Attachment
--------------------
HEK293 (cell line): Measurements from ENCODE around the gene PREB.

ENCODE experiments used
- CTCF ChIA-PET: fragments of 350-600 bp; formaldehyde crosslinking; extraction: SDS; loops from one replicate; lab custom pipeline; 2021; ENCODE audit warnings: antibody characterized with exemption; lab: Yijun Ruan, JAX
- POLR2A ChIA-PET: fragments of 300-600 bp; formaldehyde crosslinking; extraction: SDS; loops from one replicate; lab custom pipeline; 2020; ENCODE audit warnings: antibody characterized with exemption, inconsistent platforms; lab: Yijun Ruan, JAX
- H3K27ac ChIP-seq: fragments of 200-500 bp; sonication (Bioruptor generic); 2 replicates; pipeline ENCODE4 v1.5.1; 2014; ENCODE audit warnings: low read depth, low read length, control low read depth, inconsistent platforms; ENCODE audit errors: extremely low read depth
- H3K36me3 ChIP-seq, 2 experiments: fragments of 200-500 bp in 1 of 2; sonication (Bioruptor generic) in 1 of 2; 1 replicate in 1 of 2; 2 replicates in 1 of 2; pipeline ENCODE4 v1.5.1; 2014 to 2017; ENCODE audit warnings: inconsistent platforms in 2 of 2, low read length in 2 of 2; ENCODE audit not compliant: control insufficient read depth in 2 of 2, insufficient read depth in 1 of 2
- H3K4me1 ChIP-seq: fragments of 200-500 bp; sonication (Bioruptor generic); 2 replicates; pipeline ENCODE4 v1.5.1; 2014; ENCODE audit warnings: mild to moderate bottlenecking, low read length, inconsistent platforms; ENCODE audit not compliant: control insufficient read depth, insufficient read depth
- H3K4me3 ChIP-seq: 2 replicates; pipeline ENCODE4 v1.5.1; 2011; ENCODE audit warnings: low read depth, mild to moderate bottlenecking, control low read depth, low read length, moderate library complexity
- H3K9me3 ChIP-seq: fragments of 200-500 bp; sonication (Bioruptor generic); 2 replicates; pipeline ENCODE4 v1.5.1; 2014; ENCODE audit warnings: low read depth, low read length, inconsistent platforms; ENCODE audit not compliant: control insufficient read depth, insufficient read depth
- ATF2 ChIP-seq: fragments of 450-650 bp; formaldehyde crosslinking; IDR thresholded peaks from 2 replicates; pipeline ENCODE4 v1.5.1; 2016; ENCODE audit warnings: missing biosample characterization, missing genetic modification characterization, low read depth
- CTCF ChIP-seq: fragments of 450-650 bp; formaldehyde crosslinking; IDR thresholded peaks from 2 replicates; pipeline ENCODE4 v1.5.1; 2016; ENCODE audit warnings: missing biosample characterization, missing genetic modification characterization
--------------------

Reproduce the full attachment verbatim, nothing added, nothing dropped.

HEK293 (cell line): Measurements from ENCODE around the gene PREB.

ENCODE experiments used
- CTCF ChIA-PET: fragments of 350-600 bp; formaldehyde crosslinking; extraction: SDS; loops from one replicate; lab custom pipeline; 2021; ENCODE audit warnings: antibody characterized with exemption; lab: Yijun Ruan, JAX
- POLR2A ChIA-PET: fragments of 300-600 bp; formaldehyde crosslinking; extraction: SDS; loops from one replicate; lab custom pipeline; 2020; ENCODE audit warnings: antibody characterized with exemption, inconsistent platforms; lab: Yijun Ruan, JAX
- H3K27ac ChIP-seq: fragments of 200-500 bp; sonication (Bioruptor generic); 2 replicates; pipeline ENCODE4 v1.5.1; 2014; ENCODE audit warnings: low read depth, low read length, control low read depth, inconsistent platforms; ENCODE audit errors: extremely low read depth
- H3K36me3 ChIP-seq, 2 experiments: fragments of 200-500 bp in 1 of 2; sonication (Bioruptor generic) in 1 of 2; 1 replicate in 1 of 2; 2 replicates in 1 of 2; pipeline ENCODE4 v1.5.1; 2014 to 2017; ENCODE audit warnings: inconsistent platforms in 2 of 2, low read length in 2 of 2; ENCODE audit not compliant: control insufficient read depth in 2 of 2, insufficient read depth in 1 of 2
- H3K4me1 ChIP-seq: fragments of 200-500 bp; sonication (Bioruptor generic); 2 replicates; pipeline ENCODE4 v1.5.1; 2014; ENCODE audit warnings: mild to moderate bottlenecking, low read length, inconsistent platforms; ENCODE audit not compliant: control insufficient read depth, insufficient read depth
- H3K4me3 ChIP-seq: 2 replicates; pipeline ENCODE4 v1.5.1; 2011; ENCODE audit warnings: low read depth, mild to moderate bottlenecking, control low read depth, low read length, moderate library complexity
- H3K9me3 ChIP-seq: fragments of 200-500 bp; sonication (Bioruptor generic); 2 replicates; pipeline ENCODE4 v1.5.1; 2014; ENCODE audit warnings: low read depth, low read length, inconsistent platforms; ENCODE audit not compliant: control insufficient read depth, insufficient read depth
- ATF2 ChIP-seq: fragments of 450-650 bp; formaldehyde crosslinking; IDR thresholded peaks from 2 replicates; pipeline ENCODE4 v1.5.1; 2016; ENCODE audit warnings: missing biosample characterization, missing genetic modification characterization, low read depth
- CTCF ChIP-seq: fragments of 450-650 bp; formaldehyde crosslinking; IDR thresholded peaks from 2 replicates; pipeline ENCODE4 v1.5.1; 2016; ENCODE audit warnings: missing biosample characterization, missing genetic modification characterization